I really am starting to get confused, what with the similarities in name between Pinterest and Pinwheel. I recently joined both (out of professional interest), and had no idea whether I’d like them or not.
My default position is not, generally. I quite liked Path when I first got it on my phone, but then they “improved” it and I started to hate it. One of the key “improvements” that will always destroy a social tool is the insistence on Facebook integration. Today’s news is that Instagram, the pointless photo sharing service which was sometimes a convenient way to post a photo to Twitter, has been acquired by Facebook.
You look at social networking startups and wonder how serious they are, or whether the whole strategy is to create something vaguely popular that can then be acquired by Google, or Apple, or Facebook. Flickr was acquired by Yahoo, who then proceeded to do precisely nothing with it (bar changing your log-in). Which is fine by me. Flickr is still more or less what it was.
Caterina Fake, one of the founders of Flickr, has since moved on to found Hunch (which I joined and decided I didn’t much like, especially once the sponsored recommendations descended on it); and now she’s founded another startup, Pinwheel, which is nothing like Pinterest, except when it is.
Pinwheel is in private Beta (I think that’s the term: invite-only) at the moment, but more invites are being sent out to those on the waiting list every week (I have three to spare, if you want one). I joined it a couple of weeks ago and so far I like it a lot. I like it a lot more than just about anything else I’ve tried out of professional interest.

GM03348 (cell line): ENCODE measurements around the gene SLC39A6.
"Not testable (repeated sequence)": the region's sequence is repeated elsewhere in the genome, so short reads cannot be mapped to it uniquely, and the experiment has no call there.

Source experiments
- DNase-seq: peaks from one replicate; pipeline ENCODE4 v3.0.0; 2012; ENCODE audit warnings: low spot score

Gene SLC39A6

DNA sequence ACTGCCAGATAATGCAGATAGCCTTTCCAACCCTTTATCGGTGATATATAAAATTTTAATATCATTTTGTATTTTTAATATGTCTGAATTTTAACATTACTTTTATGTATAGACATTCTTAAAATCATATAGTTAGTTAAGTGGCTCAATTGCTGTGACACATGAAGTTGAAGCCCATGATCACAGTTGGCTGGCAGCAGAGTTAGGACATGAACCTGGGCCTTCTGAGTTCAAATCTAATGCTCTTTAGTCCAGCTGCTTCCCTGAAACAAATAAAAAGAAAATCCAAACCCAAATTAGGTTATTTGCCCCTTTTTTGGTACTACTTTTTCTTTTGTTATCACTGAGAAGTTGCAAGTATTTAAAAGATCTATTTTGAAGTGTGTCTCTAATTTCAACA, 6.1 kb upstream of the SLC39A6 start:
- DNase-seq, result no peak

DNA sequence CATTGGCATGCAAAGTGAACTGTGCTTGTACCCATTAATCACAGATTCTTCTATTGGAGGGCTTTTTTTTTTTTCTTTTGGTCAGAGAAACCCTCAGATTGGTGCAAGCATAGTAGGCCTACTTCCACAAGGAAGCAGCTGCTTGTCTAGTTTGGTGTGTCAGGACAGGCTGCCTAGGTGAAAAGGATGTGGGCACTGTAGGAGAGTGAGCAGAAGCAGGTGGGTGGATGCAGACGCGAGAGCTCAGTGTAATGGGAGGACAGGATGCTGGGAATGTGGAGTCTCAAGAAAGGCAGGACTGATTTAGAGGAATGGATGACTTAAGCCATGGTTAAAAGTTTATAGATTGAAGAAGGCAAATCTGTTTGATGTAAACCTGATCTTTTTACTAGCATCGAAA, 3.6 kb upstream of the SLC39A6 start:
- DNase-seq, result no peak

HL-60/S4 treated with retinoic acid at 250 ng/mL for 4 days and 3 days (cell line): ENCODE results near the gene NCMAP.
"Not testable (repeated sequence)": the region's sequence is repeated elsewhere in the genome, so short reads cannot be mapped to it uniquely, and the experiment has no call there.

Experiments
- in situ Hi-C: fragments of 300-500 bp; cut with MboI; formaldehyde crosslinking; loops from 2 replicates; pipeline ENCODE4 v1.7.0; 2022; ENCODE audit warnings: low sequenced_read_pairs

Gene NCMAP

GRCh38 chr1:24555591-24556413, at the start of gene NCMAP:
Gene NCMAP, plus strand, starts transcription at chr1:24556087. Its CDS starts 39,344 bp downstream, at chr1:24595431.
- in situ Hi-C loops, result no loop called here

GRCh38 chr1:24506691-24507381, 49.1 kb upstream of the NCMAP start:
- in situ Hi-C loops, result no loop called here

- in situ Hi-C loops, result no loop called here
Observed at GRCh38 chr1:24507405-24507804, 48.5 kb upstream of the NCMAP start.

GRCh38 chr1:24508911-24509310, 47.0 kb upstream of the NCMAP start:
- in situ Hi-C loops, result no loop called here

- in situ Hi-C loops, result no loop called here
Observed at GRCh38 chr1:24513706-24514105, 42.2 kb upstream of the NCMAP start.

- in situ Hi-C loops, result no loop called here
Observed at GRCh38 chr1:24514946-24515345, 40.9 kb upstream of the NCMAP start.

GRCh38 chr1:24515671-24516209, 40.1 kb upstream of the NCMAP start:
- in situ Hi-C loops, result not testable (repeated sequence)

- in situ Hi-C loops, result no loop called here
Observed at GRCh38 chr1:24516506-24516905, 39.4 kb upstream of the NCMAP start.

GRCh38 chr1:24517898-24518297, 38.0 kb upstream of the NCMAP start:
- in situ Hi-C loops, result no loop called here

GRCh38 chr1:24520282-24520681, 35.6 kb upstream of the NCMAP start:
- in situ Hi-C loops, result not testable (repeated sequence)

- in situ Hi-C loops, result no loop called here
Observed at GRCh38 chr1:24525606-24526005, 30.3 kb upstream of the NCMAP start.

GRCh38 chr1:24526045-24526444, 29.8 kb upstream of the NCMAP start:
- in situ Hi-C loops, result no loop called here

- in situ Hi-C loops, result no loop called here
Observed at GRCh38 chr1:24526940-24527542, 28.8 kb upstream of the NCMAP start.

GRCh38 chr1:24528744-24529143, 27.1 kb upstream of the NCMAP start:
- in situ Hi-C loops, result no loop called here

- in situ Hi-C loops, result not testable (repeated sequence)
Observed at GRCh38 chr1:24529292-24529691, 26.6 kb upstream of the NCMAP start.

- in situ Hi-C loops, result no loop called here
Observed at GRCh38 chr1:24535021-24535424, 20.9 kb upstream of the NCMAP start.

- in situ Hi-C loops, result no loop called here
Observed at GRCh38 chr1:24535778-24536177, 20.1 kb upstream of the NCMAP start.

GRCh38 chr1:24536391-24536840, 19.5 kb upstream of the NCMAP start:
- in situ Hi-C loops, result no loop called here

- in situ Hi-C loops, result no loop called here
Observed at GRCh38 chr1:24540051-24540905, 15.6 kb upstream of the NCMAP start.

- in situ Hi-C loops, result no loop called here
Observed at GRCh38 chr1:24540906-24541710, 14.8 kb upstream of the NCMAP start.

I still use Flickr, but only as a repository for what I consider to be my better photos, in case of hard drive disaster or something like that. I don’t do the social side of Flickr at all. You can only say, “Great shot,” so many times and in so many ways. What Flickr taught me is that any idiot (including me) can take a decent photograph.
Pinwheel about geotagging, and for me it works best when you have a picture of the place in question. Drop a pin on a map, write a story about the place (personal, public, it’s up to you), and add a photo to the entry. In this way, you can revisit memories, favourite photos, or just post useful information. I think the site will pay for itself at some point with sponsored pins, but at the moment I like the way it encourages you to pause and pore over a map and read something about that spot. It certainly suits the way I think, and seems to be a better place for those kind of blog entries you might post about your travels or even memories of childhood.
For some reason, it keeps making me think of Hugh Brody’s title, Maps and Dreams.